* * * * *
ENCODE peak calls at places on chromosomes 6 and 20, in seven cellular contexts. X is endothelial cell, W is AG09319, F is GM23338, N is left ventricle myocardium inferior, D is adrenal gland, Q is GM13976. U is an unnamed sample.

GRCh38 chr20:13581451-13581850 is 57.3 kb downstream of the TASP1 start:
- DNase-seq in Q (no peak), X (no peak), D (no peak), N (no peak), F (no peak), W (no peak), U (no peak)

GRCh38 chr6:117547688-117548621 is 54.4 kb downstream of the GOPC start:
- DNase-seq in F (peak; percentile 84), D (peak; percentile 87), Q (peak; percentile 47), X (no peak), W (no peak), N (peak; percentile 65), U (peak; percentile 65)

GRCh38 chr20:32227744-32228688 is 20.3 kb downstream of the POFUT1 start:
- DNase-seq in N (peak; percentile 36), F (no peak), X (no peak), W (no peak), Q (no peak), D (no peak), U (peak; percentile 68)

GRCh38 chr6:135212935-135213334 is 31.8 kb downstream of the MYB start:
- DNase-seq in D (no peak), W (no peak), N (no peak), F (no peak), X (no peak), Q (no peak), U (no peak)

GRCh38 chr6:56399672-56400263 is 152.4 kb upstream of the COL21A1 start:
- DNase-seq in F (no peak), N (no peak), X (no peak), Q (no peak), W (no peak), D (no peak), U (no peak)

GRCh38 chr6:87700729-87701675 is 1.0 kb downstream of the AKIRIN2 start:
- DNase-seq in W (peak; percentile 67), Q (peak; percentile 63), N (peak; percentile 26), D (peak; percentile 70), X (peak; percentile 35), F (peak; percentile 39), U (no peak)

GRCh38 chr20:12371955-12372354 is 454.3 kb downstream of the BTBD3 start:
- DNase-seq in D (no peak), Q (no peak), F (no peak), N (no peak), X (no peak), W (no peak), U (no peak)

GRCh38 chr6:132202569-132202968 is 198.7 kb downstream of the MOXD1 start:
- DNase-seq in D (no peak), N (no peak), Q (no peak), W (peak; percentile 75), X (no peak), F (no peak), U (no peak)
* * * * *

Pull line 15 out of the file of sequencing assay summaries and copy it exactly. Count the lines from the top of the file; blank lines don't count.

- DNase-seq in D (no peak), Q (no peak), F (no peak), N (no peak), X (no peak), W (no peak), U (no peak)